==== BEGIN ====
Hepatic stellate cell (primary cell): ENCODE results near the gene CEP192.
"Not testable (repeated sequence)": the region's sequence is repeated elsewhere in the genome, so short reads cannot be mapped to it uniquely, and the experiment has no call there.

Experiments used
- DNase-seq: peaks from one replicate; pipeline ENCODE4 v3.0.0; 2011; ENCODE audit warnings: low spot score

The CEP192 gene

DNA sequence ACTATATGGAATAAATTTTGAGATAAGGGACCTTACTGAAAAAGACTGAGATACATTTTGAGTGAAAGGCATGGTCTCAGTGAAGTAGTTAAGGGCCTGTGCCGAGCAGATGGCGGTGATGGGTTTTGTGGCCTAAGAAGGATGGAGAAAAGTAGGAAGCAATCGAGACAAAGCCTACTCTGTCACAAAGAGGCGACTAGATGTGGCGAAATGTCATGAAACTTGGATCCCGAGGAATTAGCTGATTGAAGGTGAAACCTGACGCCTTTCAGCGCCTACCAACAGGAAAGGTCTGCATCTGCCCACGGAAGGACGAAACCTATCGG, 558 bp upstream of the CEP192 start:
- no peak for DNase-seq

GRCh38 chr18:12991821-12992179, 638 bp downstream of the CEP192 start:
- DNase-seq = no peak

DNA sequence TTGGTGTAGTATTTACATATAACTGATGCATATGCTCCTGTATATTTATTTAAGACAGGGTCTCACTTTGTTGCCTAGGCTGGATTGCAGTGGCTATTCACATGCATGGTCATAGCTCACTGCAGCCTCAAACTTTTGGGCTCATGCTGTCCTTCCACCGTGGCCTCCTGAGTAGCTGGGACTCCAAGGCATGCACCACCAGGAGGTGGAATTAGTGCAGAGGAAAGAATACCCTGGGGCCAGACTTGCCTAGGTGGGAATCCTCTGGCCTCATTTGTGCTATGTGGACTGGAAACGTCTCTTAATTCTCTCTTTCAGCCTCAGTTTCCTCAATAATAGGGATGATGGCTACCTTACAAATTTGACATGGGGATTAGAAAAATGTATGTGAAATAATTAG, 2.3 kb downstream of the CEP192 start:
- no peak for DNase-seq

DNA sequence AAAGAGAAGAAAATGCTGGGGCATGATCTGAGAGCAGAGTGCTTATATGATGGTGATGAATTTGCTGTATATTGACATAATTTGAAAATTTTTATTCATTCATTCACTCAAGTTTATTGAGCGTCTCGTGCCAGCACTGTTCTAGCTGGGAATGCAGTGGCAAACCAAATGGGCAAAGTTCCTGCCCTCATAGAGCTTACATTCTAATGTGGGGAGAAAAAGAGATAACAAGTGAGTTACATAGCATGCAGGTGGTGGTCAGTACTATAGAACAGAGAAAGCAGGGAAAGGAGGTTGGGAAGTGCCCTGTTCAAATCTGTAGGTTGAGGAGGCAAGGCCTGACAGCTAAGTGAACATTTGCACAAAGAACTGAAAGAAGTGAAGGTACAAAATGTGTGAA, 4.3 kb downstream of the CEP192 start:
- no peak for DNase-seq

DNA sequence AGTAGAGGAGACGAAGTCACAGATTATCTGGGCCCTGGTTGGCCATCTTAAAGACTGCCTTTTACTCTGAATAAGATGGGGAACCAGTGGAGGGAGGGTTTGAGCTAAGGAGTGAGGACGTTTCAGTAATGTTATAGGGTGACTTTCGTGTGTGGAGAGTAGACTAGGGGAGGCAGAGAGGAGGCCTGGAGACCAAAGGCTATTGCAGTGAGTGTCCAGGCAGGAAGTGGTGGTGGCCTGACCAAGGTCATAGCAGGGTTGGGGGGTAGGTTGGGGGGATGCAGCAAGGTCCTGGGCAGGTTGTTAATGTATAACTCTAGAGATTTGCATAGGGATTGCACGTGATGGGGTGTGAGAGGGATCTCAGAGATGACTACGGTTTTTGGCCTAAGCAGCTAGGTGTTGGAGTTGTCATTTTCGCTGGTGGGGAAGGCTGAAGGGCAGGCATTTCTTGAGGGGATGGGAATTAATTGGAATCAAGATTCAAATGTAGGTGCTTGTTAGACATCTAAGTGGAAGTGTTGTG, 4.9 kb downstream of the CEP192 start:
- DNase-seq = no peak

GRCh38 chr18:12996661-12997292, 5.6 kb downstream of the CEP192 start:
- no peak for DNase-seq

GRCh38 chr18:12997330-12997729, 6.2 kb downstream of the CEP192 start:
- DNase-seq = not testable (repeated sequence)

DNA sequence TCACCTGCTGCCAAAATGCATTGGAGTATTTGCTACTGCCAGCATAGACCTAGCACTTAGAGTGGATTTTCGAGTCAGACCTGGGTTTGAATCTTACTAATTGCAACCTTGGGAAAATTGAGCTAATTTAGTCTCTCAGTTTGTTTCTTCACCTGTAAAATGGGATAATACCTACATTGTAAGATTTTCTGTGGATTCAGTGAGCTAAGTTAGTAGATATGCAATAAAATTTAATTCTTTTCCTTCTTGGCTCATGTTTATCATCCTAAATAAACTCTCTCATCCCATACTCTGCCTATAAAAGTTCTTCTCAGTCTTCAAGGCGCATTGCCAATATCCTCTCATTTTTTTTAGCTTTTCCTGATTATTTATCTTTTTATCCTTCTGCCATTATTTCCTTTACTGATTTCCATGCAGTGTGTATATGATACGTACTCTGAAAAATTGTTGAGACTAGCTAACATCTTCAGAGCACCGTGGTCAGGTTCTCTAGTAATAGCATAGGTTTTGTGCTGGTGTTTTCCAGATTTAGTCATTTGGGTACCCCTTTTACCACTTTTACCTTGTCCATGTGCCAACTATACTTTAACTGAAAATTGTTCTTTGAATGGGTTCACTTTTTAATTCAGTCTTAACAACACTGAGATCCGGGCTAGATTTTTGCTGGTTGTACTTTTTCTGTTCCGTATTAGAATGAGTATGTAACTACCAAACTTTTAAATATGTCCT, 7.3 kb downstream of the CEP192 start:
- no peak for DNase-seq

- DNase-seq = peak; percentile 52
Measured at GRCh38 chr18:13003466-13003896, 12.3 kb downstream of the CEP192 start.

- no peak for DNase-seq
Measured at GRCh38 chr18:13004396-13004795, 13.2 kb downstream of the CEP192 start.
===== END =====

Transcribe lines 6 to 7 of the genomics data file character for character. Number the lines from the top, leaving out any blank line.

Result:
DNA sequence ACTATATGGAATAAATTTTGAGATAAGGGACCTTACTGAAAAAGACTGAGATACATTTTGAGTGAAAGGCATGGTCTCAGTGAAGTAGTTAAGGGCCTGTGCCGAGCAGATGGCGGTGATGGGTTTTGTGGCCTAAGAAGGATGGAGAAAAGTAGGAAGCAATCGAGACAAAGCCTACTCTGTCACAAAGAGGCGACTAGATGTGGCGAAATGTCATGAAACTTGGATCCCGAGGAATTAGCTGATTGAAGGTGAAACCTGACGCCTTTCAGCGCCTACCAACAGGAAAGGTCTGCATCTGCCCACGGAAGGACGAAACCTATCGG, 558 bp upstream of the CEP192 start:
- no peak for DNase-seq